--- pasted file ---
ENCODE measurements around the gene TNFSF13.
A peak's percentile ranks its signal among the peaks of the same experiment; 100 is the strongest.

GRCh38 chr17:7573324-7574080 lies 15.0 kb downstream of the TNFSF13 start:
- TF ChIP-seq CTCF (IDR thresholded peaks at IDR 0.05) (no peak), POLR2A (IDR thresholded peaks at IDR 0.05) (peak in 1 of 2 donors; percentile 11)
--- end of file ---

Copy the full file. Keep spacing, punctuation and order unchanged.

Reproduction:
ENCODE measurements around the gene TNFSF13.
A peak's percentile ranks its signal among the peaks of the same experiment; 100 is the strongest.

GRCh38 chr17:7573324-7574080 lies 15.0 kb downstream of the TNFSF13 start:
- TF ChIP-seq CTCF (IDR thresholded peaks at IDR 0.05) (no peak), POLR2A (IDR thresholded peaks at IDR 0.05) (peak in 1 of 2 donors; percentile 11)